Bo Xilai Wins Internet’s Heart In China’s First Liveblogged Trial

Who knew that a disgraced politician whose wife murdered a businessman could still be the most beloved official in China? Last night, Bo’s trial opened in what is billed as China’s most public official scandal of the decade.

A photo of Bo Xilai’s trial, live-Tweeted (or Weibo’d) by Jinan Intermediate People’s Court .

Bo Xilai’s story has all the elements of a mystery/thriller movie: once a maverick frontrunner of the Politburo, he is now accused of corruption, bribery, and covering up his wife’s murder of a British businessman. While he was the mayor of Chongqing City, his police chief sought U.S. asylum because he felt Bo was threatening his life for investigating his wife’s crimes. Bo was stripped of his Party membership, then detained.

Yet, he may still be one of the most popular politicians in China.

The opening of the trial on Wednesday marked the first time the public has seen Bo in 18 months — and the court chose an unusually public medium to broadcast such a landmark trial: Weibo, China’s version of Twitter. Otherwise, only 19 journalists from state-owned media were allowed in the courtroom to cover the event.

Chinese netizens were amused to see Phoenix News’ anchor reading Jinan City Court’s updates from Weibo.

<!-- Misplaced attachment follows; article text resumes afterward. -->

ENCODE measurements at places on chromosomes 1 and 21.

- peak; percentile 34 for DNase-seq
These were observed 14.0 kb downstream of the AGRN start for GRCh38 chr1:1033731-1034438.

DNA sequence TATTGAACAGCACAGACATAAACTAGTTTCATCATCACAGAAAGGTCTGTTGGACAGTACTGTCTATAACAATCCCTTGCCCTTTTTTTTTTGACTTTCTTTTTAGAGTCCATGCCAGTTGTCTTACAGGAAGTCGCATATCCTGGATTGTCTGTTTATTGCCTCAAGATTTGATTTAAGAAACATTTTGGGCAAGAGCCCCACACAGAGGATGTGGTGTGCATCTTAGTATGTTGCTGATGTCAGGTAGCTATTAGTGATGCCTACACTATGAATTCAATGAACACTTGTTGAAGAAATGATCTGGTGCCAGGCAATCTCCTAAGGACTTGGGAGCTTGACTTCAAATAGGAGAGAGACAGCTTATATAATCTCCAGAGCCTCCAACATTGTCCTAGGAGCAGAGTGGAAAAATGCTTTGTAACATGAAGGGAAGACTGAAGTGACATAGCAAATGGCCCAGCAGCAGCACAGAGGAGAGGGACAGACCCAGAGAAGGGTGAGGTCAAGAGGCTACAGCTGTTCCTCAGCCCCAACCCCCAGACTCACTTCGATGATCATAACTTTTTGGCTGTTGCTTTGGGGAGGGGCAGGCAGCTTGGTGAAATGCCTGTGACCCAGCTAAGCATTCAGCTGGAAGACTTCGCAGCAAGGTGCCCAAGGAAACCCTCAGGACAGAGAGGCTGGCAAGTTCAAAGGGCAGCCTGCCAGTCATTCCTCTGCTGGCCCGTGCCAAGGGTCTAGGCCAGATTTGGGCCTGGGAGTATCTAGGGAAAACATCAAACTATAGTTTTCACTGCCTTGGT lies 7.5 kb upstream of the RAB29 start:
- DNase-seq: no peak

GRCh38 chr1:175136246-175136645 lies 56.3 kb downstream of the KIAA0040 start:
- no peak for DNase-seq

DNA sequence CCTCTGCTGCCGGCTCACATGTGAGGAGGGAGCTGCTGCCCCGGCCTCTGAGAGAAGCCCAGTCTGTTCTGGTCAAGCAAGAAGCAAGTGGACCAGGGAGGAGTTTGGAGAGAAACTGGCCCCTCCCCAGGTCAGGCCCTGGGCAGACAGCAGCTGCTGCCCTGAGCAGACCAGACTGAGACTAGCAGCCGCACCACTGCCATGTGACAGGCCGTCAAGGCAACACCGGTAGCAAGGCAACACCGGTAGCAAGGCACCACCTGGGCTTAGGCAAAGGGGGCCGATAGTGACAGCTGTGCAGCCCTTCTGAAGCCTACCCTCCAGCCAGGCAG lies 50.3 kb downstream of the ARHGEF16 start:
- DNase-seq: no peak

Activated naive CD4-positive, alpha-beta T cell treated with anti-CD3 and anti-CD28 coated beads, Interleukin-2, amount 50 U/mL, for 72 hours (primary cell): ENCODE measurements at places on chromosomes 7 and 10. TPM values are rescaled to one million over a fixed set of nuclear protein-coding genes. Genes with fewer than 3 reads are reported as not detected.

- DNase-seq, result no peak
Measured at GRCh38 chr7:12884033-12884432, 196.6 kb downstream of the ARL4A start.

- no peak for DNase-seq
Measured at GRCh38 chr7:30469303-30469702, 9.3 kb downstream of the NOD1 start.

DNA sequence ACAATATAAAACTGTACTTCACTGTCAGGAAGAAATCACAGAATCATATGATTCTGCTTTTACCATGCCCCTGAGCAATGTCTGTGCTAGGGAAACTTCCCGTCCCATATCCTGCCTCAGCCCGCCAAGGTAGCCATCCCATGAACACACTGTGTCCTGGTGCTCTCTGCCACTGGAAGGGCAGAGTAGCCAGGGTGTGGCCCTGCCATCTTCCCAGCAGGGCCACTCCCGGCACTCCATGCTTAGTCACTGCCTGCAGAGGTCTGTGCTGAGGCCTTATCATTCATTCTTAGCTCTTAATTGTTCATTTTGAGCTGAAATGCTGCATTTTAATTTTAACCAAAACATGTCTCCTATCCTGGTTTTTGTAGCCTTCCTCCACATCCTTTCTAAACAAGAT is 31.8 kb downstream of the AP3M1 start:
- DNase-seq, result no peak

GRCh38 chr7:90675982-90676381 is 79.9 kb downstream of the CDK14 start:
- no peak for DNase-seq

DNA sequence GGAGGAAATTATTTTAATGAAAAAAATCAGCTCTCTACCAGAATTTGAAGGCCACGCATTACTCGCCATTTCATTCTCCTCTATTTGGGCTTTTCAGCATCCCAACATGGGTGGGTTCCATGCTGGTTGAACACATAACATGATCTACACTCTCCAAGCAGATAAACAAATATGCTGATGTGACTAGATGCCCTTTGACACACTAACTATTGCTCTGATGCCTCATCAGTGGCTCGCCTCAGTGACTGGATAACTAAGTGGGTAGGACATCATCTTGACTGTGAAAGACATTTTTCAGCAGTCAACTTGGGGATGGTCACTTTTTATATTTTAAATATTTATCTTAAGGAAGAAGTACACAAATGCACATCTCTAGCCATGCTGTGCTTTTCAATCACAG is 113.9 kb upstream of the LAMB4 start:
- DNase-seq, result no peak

4. The court put selections of testimony out on Weibo.

Journalists crowding outside of the Jinan courtroom, snapping photos of the court’s Weibo microblog feed for television. No foreign journalists were allowed in the courtroom.

7. #BoXilaiTrial was the biggest topic on Weibo. Many were wowed by his eloquence.

8. While much of China’s state media slammed Bo Xilai for being a liar and “a good actor,” Weibo netizens defended him.

9. Supporters of the disgraced politician came out in droves — a rare sight on a website usually reserved for scathing exposés of official misconduct.

12. Others were more skeptical.

13. Chinese-fluent readers can follow the Jinan Court’s continued liveblogging of the trial tonight.

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Comics Editor + Chinese-English Translator.
Contact Kevin Tang at
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